Teaching for Peace in Practice – Challenges and Opportunities

Day 3 of the 2016 International NGO Conference on History Education and Peace in East-Asia and Europe

@ Utrecht University

The ‘2016 International NGO Conference on History Education and Peace in East-Asia and Europe. Teaching for Peace – History in Perspective’ as a whole, explores the role of international cooperation, history education and civil society in establishing sustainable peace in East Asia in dialogue with Europe. During the third and final public day, hosted by Utrecht University, the focus of the Conference was ‘How to Teach Global History in the 21st Century’. Leen Dorsman, historian and professor at Utrecht University, was the Chair of the Day. The day brought together a group of experts, speakers and participants from all over the world.

Leen Dorsman opened the day, together with Hellen Janssen (History teacher and Board member of VGN, History Teachers Association of the Netherlands).  To start the morning on topic, one of Leen’s students, presented a student initiative called ‘Dare to be Grey’, a public (social media) campaign that aims to put a stop to the polarisation that is dividing society by creating a platform with room for personal stories.

The day continued with several rounds of workshops. The first round consisted of two different workshops, one hosted by Hellen Janssen and the other one hosted by Bjorn Wansink (Assistant Professor in Education and Pedagogy at Utrecht University). In their workshops, Hellen and Bjorn shared their experiences on how history is being taught in European context. Bjorn Wansink focused on multiperspectivity and how this can be taught, by asking the participants to write down what they define as multiperspectivity. It was clear that there were multiple views and interpretations challenging the concept of one truth.

The second round of workshops was hosted by several speakers and presenters from the History NGO Forum for Peace in East Asia. Daesoo Lee (Chairperson at Asia Peace Citizen Network) gave an activist speech on the impact and destruction of the Nuclear Bomb and why nuclear energy thus should be boycotted. The destruction it brings to humans and their homes, for example in Fukushima, is unresolvable. By stating that production of these nuclear devices should be boycotted, Deasoo Lee opened the discussion with Seungwook Kim (professor of Hankuk University of Foreign Studies) and Chongho Beun (institute for Korea History and Culture Education).

After a few days of interesting panel discussions in an academic setting, Steven Stegers (EuroClio Deputy Director) and Judith Geerling (EuroClio Project Manager) changed the dynamic of the afternoon around the question ‘how can educators address those issues in their real teaching?’. They did this by presenting EuroClio’s online platform Historiana, followed by a workshop about a learning activity using life stories from the project ‘Decisions and Dilemmas. Learning about the EU from a Historical Perspective’. This workshop gave all participants a practical, active insight in how you could teach about the Post-World War Two years in the classroom by using the personal life stories of different people from all over Europe. At the end of the workshop, people were asked to name keywords which would describe the lives of the people from their life story. By receiving many different answers, it was made clear that there is no uniform description for the post-World War Two years in Europe.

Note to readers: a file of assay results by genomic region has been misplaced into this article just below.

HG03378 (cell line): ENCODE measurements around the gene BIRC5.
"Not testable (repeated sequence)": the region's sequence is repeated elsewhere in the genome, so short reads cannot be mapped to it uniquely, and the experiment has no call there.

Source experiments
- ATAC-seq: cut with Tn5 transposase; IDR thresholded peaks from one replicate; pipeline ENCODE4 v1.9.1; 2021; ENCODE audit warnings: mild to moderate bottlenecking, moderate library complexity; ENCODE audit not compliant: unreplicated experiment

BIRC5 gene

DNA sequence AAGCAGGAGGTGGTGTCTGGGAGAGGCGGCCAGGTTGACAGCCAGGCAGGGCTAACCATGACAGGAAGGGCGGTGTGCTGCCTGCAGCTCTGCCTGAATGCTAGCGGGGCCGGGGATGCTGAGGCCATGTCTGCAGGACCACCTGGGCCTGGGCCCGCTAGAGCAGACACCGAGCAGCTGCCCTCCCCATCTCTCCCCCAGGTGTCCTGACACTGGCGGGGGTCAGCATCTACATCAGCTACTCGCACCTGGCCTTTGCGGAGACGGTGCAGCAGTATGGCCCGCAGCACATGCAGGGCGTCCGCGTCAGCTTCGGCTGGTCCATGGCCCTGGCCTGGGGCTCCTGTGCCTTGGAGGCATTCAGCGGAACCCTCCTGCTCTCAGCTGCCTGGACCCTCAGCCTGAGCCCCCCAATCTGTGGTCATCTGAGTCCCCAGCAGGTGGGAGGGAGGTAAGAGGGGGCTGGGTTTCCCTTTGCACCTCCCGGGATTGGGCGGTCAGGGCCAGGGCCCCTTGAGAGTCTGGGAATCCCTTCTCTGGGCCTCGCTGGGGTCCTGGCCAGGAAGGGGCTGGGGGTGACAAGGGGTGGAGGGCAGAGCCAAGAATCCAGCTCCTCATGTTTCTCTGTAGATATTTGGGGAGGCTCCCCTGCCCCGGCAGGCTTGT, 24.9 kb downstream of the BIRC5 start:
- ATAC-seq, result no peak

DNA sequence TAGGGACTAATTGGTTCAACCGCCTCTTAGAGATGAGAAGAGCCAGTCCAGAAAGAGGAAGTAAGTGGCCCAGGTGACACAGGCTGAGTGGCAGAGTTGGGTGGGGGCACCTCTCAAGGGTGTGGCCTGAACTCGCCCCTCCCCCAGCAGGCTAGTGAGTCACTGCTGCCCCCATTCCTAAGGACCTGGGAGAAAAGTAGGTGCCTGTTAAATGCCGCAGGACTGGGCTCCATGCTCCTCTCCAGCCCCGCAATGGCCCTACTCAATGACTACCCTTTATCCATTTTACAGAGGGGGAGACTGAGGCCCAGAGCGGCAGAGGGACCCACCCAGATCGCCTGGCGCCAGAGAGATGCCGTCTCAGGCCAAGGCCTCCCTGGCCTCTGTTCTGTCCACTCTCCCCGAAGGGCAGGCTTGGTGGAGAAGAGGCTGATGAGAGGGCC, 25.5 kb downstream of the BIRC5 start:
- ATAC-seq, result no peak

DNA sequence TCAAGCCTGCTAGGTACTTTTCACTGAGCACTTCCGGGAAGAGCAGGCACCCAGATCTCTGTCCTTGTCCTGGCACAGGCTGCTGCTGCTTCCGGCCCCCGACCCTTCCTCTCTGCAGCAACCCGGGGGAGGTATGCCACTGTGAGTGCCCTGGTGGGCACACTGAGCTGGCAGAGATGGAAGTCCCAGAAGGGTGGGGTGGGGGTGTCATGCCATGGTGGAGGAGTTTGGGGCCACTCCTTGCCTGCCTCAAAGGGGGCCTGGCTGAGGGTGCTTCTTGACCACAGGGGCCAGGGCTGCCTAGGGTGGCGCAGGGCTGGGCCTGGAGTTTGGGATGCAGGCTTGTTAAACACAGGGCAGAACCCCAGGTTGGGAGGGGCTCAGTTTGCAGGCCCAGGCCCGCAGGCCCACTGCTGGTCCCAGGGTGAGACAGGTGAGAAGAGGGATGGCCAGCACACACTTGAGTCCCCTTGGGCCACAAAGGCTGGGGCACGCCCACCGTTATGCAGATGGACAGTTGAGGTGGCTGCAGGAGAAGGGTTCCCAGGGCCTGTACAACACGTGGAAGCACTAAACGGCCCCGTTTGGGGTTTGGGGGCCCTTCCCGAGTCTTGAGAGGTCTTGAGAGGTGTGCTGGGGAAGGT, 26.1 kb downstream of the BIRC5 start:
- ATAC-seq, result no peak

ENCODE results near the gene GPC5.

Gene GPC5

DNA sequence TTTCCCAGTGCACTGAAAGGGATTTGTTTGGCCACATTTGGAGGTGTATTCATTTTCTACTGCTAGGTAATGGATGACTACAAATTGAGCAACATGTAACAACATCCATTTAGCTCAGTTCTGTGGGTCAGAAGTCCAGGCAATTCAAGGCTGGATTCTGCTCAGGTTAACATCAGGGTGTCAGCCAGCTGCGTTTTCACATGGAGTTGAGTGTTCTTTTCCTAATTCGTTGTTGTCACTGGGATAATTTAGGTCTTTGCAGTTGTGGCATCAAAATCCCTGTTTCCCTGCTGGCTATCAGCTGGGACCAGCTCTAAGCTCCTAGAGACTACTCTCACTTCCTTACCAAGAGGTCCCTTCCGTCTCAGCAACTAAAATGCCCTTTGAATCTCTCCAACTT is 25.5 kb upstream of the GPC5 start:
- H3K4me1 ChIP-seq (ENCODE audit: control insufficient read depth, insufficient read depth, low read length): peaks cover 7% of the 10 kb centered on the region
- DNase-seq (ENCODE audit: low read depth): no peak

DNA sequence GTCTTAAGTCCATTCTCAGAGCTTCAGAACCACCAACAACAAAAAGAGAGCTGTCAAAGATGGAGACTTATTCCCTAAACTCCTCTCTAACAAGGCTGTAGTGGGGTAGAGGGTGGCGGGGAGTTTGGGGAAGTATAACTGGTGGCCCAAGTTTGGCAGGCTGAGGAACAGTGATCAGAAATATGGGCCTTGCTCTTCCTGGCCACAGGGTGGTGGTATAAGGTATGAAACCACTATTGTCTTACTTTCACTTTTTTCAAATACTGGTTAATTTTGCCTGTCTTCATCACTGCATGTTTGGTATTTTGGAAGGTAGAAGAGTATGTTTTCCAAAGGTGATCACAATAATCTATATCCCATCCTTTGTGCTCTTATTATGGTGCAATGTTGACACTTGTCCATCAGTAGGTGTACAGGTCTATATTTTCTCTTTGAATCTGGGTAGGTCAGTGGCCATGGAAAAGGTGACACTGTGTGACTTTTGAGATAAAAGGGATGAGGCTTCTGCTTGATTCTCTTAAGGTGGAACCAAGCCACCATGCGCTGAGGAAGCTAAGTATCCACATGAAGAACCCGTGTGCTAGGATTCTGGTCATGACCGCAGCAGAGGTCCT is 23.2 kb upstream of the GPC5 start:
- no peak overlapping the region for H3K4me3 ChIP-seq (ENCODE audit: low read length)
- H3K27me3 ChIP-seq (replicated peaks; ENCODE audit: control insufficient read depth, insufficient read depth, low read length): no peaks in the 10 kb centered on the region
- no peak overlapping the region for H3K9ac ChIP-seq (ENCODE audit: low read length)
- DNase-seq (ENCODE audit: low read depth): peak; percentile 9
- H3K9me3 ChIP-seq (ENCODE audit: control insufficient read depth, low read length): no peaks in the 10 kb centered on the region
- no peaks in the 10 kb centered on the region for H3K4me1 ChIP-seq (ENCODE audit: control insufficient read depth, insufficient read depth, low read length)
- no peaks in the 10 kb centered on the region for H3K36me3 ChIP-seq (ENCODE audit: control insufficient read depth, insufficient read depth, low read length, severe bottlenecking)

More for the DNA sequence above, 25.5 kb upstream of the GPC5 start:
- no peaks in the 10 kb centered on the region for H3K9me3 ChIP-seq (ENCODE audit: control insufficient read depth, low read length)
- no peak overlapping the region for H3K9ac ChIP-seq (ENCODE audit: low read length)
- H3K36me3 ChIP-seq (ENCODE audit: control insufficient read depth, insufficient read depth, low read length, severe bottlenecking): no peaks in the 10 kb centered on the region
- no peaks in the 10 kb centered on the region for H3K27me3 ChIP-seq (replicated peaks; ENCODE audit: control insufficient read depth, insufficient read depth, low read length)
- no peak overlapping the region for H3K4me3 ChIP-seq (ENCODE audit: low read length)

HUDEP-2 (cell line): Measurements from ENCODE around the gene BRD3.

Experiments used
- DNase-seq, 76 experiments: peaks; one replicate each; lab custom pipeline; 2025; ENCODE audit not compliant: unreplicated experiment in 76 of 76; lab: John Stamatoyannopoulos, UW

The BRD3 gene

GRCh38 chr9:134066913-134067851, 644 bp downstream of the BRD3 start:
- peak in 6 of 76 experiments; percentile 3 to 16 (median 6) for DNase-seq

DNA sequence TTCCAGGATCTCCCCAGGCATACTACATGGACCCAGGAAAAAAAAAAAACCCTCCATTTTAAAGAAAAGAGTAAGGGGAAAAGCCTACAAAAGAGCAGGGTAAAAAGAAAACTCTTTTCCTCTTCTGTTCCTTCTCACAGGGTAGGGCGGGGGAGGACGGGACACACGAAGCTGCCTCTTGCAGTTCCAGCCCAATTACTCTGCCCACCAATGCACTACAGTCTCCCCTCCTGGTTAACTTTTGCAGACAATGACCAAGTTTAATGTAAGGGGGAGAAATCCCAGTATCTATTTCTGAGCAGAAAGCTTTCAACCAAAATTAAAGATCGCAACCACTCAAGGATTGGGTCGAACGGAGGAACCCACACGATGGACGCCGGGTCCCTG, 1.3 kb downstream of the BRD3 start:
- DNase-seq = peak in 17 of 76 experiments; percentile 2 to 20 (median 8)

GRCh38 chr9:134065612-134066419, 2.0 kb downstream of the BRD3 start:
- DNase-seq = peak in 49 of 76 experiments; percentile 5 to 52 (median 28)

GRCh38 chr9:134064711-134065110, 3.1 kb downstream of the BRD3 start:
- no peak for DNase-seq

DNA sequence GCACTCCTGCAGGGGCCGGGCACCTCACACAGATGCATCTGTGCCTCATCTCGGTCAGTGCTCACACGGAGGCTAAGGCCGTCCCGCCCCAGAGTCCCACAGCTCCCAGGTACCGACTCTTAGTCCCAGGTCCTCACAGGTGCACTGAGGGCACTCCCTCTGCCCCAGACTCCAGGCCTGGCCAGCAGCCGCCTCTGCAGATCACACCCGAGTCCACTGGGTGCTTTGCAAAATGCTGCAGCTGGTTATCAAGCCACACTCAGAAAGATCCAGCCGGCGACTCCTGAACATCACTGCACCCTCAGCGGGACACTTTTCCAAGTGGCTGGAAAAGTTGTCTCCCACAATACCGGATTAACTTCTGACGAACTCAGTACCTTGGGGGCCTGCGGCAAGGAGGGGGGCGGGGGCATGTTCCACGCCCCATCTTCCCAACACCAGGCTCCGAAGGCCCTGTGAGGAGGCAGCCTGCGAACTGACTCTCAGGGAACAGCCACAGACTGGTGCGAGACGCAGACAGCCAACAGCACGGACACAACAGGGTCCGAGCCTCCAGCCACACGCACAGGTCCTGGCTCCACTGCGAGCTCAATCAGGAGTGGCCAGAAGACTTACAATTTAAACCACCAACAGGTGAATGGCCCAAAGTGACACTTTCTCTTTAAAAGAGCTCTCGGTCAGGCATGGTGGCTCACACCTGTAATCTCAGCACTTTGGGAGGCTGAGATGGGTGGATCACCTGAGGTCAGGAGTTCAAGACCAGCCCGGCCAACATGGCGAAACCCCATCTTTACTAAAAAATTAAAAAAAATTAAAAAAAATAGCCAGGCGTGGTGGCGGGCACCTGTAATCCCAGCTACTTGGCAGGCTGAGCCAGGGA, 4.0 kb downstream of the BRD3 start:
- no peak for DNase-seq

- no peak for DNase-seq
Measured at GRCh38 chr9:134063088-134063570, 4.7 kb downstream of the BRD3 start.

Overall the day was filled with active working sessions and sharing many practices on how to teach about Global History and challenges and opportunities that arise.

EuroClio as Teacher: University excursion to the EuroClio Secretariat 

EuroClio Association

On Friday April 1st, 2016 the EuroClio Secretariat had a special visit. A group of 20 students from Utrecht University, came talk and learn about EuroClio with EUROLIO director Jonathan Even-Zohar and EuroClio Trainee Joyce Schaftlein. The group came as part of one of their courses in the Masters ‘Cultural History’. This course required the organization of several excursions to possible future employers. EuroClio was one of these places and the first NGO they visited. This made it an interesting and eye-opening experience for all students.

The morning started with an introductory presentation about what EuroClio is, what we do and how we work. Following this introduction, Jonathan told about EuroClio’s work and the competences that are needed to be able to do this work successfully. The students had many interesting questions and were very curious in how to deal with different partners on controversial topics.

The second part of the excursion was more dynamic and involved a small workshop. Jonathan explained how EuroClio projects take shape, how they start and what the role of EuroClio is in these projects. This fit well with the work the students had prepared before the excursion. It was arranged that the students would agree on several topics that might be difficult to teach. They came up with four topics: (1) Colonial History, (2) The Armenian Genocide, (3) The Holocaust, and (4) The Israel – Palestine Conflict. To give them a good insight in EuroClio, we asked the students to split up in groups and make their own project proposals on one of the topics. The results were divers and very interesting. Some of the ideas might even become options for future projects. Maybe one of the students will develop his or her project idea further and maybe, we will help them start up their own project one day. The excursion ended with a joint lunch with the complete Secretariat Staff. They were very pleased with the presentations, the workshop and the networking possibilities. The students all left very enthusiastically about EuroClio and NGO’s in general.